I love Deep South as the interior is beautiful and they have really good food and a great beer garden. It’s the kind of place that you can bring anybody to: there’s just a great variety of people in there. I go to Crane Lane a lot too as there’s always something on in the theatre. Recently I went to something there on a Tuesday night and ended up coming home at 3pm as I spent the rest of the night dancing after the show had ended. Great, great fun.
The Castle restaurant at Blackrock Castle. I could bring my 90-year-old grandad there or my friends and they all love it. The food is all local and it’s healthy. The setting is amazing and the service is great.
Miss Daisy Blue, I can rarely leave that shop without picking something up. Miss Daisy Blue doesn’t advertise much as she hopes her business will grow through word of mouth but she has put me in some fantastic dresses and is looking out for something for me for my wedding, which is very exciting. I fell in love with a 100% wool dress there recently but I’m getting married in Spain so I don’t think that will work! I also love Vivienne Kelly’s Dress Bar for serious dressing up.
Stephen Grainger set up his own record label, SoulJamz this year.
It’s the pace of things. It’s really relaxed and chilled and everything is within walking distance.
The licensing laws which mean that clubs close earlier than they do elsewhere in the country. It must seem crazy to tourists that at 2am, up to 20,000 people spill out on to the streets. I can play until 4.30am in Dublin but I can’t in Cork. It’s argued that people will drink more but I think that’s rubbish, I think the way it is now encourages binge drinking as people are lashing down shots at 1pm and then all head back to house parties so the party can go on.
Playing soccer during the summer holidays in Grange, Douglas. We played football all day every day until it got dark at night. I was soccer mad until I was 12 and then that obsession transferred over to music. I remember discovering U2 and Michael Jackson around that time. I vividly remember buying my first record it was U2’s Unforgettable Fire. It blew me away so I saved up my money and went off to Golden Discs in Wilton where I bought their three other albums in one go.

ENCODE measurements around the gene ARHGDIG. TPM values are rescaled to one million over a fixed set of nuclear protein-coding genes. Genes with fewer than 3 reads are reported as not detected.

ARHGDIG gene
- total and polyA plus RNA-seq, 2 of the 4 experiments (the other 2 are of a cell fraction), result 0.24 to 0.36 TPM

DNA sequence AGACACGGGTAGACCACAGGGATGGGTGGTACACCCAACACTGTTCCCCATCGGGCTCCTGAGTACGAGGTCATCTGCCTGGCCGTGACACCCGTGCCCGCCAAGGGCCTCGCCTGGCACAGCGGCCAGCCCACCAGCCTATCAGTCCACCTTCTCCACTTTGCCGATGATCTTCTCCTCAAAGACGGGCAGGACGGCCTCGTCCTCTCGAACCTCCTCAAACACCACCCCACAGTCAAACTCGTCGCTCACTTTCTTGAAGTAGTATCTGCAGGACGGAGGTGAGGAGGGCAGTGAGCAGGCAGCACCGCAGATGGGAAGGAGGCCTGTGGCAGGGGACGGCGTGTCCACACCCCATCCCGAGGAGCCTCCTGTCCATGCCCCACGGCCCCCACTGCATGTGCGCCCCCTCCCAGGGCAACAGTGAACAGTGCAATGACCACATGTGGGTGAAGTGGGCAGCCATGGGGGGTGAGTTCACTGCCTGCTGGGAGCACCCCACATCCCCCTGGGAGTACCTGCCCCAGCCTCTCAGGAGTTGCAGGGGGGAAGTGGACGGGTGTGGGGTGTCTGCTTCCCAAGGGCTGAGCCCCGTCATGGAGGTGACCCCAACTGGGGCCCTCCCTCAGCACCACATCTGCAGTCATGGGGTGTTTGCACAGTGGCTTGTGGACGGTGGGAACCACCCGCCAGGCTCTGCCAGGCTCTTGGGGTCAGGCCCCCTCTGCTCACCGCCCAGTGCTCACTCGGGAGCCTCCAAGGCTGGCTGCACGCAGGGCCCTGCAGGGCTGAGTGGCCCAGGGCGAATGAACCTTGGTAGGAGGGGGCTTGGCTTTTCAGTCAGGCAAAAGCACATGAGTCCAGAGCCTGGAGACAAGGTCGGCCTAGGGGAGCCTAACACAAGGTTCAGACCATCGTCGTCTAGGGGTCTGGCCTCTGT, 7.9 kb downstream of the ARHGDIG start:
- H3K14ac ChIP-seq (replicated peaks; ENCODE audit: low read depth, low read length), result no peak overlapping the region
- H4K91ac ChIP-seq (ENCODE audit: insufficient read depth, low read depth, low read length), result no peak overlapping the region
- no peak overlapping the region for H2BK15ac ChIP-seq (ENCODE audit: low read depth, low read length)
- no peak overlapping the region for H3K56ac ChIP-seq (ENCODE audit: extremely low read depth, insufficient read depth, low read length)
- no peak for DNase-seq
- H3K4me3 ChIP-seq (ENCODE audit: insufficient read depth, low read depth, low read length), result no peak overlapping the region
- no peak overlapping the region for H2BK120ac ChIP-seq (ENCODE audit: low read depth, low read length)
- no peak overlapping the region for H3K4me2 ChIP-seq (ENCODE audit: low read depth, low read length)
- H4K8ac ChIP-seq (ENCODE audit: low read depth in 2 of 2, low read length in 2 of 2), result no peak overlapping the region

I’m not really one for drinking, it’s more coffee for me. But I did really like the bar in the Pav’ (Grainger was one of the owners of the feted music venue before it closed earlier this year), I nearly preferred the bar to the music venue. My favourite bar/cafe at the moment would be Gulp’d Cafe at the Triskel.
Best restaurant: I don’t eat meat, never did so I tend to go for salad bars like Orso on Pembroke St. I’m also really enjoying Rocketman on Princes St,
I love shopping for records in new and second hand shops. I’ll wander around shops like Plug’d Records or Relics and Records on Lancaster Quay, or around markets like Mother Jones off Wellington Road or the Vintage Quarter near the Mercy Hospital. We’re really lucky to have good record shops in Cork; Music Zone in Douglas Court shopping centre is another that I’ll pop in and out of.
ERNEST CANTILLON, Owner of Sober Lane in Dublin and Cork, Electric bar and restaurant in Cork and part-owner of the Voodoo Lounge.
To really get Cork, you need to relax in it, talk to and listen to the people. You need to sit on a bench at Fitzgerald’s Park, go to the Farmgate (restaurant) in the English Market and just watch all the hustle and bustle below you, you need to wander in and out of the shops, restaurants and bars on McCurtain St. People like to criticise Cork but they take all it has to offer for granted: its relaxed pace, its friendly people, if you sit at a bar in Cork with a pint, people will talk to you, they’ll tell you stories.
It’s the way some Cork people like to bitch about their city but don’t explore outside their comfort zone. If you’re not happy, move somewhere else. You hear Cork people rave about something that they’ve seen at the Bord Gáis theatre in Dublin, but yet they don’t bother supporting Cork Opera House.
: My dad has a first floor office on the South Mall and every St Patrick’s Day it was a treat to watch the parade from that vantage point.
I love the bars on McCurtain St but I think Callinans on George’s Quay is a very special kind of place. It’s owned bytwo brothers, Will and Rob and it’s where they grew up. I don’t know whether they are trying to be patriotic to Beamish and Murphys but they don’t stock Guinness and that’s a ballsy move.
I go to the Liberty Grill a lot for lunch and brunch and it’s always rocking. The food is great and it’s crazy cheap.
We often forget what a great art gallery we have in Cork city centre. Sometimes I’ll got to the Crawford Cafe for lunch and then get lost wandering around the gallery for an hour.